On August 16th, Madonna turns 50. She is still young — 50 is the new 25! — but perhaps because she has been a megastar since she was 25, it seems as if she is 80. Remember the famous H. Rider Haggard book (and later an Ursula Andress movie) She? That’s how we think of Madonna — thousands of years old, renewing herself by walking through the magic fire. I think human sacrifice was involved, too. (Well, if you believe her brother Christopher …)
Not since Marlene Dietrich became the "World’s Most Glamorous Grandmother" have I seen such fret and fuss about a star’s age. (Miss Dietrich, who never saw a publicity angle she didn’t love, was initially amused by the glam granny references. Later, as the business of putting "Marlene Dietrich" together became more labor intensive, she was less cheery about it.)
Of course, with every round-numbered birthday that Madonna has passed — 30, 40 – the press has asked, "Is Madonna the Material Girl Now Immaterial? Is She Still Relevant?" The answer is f— yeah, she’s still relevant. When you don’t ask, she’ll be gone. There has always been an unseemly media haste to put an end to maturing female careers, especially when that career is based, at least in part, on good looks or sex appeal.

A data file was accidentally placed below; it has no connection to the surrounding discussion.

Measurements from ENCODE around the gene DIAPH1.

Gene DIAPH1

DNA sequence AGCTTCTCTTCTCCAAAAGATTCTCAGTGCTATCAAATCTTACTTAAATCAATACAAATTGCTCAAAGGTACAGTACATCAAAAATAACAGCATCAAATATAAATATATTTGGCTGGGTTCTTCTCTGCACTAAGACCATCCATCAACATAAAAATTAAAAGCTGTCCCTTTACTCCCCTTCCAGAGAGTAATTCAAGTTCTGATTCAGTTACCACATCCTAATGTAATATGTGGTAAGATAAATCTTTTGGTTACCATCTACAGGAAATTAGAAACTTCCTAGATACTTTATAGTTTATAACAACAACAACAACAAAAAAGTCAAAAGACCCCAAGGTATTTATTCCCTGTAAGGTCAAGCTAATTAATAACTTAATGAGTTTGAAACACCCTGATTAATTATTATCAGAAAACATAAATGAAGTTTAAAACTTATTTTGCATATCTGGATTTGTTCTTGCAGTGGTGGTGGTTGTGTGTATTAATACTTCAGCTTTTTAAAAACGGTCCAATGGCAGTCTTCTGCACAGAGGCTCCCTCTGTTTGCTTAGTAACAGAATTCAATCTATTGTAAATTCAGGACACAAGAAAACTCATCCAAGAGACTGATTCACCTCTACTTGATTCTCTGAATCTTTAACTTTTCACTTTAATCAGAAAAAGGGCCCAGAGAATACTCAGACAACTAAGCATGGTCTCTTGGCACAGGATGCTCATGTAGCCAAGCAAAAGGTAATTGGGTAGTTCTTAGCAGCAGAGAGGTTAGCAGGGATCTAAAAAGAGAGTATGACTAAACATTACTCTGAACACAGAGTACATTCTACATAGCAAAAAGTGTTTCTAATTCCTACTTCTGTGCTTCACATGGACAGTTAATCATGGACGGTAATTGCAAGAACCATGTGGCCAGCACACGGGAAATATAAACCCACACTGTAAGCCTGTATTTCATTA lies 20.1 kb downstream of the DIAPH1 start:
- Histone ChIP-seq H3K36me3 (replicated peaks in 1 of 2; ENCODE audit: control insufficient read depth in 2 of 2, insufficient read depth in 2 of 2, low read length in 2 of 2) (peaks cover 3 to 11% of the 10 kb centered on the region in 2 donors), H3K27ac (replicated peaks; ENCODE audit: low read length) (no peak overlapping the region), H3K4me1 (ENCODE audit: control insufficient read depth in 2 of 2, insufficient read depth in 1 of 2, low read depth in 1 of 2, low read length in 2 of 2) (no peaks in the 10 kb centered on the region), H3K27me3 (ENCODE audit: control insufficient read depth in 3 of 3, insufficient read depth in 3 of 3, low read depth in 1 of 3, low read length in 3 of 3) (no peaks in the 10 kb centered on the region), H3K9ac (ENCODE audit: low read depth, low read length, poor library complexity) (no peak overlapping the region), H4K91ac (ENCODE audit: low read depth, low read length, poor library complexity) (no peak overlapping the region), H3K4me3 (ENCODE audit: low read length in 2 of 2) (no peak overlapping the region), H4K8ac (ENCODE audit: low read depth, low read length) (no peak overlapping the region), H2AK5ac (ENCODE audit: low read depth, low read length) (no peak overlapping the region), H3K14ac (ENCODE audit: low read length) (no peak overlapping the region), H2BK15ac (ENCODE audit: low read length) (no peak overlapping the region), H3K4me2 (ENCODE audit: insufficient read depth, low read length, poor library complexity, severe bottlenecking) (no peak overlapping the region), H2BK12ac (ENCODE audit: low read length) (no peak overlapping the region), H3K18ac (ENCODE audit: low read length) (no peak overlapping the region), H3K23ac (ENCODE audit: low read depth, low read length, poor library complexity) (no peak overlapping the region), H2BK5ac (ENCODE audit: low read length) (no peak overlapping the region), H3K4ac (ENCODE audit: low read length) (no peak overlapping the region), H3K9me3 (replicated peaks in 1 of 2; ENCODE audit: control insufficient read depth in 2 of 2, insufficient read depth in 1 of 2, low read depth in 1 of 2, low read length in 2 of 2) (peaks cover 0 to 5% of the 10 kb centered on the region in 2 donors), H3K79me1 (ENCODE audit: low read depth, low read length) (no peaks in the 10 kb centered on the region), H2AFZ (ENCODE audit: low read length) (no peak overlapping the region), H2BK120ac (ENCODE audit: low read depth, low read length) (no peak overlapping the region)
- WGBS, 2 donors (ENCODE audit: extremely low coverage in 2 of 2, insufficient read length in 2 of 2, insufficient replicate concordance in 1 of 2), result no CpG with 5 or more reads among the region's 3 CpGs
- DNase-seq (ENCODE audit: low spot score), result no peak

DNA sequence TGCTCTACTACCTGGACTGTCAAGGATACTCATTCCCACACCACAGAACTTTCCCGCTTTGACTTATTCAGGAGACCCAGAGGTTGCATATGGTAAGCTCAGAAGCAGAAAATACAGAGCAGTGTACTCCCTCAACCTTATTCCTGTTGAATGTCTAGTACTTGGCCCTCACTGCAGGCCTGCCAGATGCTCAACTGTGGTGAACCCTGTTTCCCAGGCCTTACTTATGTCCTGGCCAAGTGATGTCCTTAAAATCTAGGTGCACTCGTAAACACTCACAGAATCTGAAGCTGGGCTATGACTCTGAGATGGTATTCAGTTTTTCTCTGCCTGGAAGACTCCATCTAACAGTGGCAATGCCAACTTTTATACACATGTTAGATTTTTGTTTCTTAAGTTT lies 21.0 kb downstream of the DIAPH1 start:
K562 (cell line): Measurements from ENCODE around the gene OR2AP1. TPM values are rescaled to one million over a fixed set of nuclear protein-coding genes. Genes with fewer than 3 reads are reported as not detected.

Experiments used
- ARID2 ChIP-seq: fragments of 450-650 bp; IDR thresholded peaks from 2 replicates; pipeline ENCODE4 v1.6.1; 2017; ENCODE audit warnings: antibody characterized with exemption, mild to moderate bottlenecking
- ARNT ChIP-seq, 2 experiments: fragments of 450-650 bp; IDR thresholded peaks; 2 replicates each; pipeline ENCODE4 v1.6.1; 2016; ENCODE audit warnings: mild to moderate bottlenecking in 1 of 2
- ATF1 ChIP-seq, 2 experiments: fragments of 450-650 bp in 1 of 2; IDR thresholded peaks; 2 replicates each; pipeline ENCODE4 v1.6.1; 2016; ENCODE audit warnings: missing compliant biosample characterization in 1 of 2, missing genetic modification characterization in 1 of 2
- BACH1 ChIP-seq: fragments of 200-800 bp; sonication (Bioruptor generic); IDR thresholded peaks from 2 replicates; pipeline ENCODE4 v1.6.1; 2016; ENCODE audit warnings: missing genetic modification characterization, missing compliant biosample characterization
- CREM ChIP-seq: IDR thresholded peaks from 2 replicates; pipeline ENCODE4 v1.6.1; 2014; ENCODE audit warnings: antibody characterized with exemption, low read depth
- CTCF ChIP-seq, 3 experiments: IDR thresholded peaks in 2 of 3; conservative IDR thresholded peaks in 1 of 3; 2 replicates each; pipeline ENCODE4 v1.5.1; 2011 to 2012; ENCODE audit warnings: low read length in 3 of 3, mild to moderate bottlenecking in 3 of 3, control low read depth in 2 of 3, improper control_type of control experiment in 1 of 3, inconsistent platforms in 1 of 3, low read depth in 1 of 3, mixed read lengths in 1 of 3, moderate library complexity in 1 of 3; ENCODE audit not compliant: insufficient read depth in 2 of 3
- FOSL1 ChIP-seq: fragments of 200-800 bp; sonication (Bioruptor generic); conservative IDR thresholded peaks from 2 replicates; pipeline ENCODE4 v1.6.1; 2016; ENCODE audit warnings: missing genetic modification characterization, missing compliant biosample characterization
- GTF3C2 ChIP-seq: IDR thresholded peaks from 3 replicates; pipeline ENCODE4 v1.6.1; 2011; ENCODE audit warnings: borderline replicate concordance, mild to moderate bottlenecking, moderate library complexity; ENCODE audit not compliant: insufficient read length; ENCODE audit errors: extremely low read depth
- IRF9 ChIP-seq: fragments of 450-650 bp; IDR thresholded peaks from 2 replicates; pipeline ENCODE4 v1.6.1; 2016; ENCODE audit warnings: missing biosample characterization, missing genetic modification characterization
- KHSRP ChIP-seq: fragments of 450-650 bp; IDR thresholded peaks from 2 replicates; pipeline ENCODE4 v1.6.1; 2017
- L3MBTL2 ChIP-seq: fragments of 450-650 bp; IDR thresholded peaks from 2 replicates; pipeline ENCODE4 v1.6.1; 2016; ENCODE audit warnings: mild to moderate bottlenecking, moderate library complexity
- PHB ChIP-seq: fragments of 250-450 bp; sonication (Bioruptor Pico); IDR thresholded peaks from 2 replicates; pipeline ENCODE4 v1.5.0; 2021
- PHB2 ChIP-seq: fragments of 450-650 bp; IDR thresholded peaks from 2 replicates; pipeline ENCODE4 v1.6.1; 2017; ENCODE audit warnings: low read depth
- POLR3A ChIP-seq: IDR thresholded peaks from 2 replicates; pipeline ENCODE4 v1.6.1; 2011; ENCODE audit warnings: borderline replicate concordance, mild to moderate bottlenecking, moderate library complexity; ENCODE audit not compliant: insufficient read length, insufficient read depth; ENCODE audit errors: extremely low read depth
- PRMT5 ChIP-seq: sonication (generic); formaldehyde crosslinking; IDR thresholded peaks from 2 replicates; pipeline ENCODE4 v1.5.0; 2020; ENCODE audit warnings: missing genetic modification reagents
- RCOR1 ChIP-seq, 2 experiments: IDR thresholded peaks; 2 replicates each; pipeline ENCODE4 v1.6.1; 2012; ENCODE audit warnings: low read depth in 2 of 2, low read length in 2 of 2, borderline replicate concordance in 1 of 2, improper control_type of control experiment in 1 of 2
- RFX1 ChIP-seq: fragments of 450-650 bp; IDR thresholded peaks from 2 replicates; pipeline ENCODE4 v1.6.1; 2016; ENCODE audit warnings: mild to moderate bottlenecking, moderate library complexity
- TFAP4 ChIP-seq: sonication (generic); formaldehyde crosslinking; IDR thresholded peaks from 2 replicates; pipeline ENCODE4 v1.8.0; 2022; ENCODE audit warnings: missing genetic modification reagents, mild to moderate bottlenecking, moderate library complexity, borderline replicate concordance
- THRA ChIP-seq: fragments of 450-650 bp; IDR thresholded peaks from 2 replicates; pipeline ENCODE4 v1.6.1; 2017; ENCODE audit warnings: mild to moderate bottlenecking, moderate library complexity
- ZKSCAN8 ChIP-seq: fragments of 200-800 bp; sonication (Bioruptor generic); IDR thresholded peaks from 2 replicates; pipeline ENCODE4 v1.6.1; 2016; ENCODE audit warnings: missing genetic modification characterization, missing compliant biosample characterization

Truth to tell, Madonna’s record sales are not quite what they once were in the United States, but in Europe she sells three times as many CDs. Ticket sales for her coming U.S. and European concert tour remain stratospheric. (This ongoing aspect of her career is very much like that of the withered Rolling Stones and nobody is bothering to diss their crow’s-feet!)
Madonna is too thin, too worked-out and her hair is way too long. But these are the choices she makes. It doesn’t photograph well. In person — and I have seen her in person without makeup recently — she looks softer, younger and prettier. Not so unappealingly muscular.
People ask me, as Madonna’s birthday approaches, if I have advice for her? Puh-LEEZE. I wish she had some advice for ME. I’d like 600 million dollars.
As a friend, I’d only suggest she relax. As a friend, she’d probably reply, "I will when you will, Liz!" (Several years ago, my newspaper, the New York Post obliged me to ask Madonna if she was ever going to retire? She laughed and said, "Are you?" End of subject.)
Madonna, you keep on keeping on as long as you want. Happy birthday, honey!
Oh, and here are a few other stars who reach the half-century mark this year — Michael Jackson, Prince, Angela Bassett, Kevin Bacon, Ellen DeGeneres, Sharon Stone, Candace Bushnell and Tim Burton.
But as far as the press is concerned, it’s All About Madonna.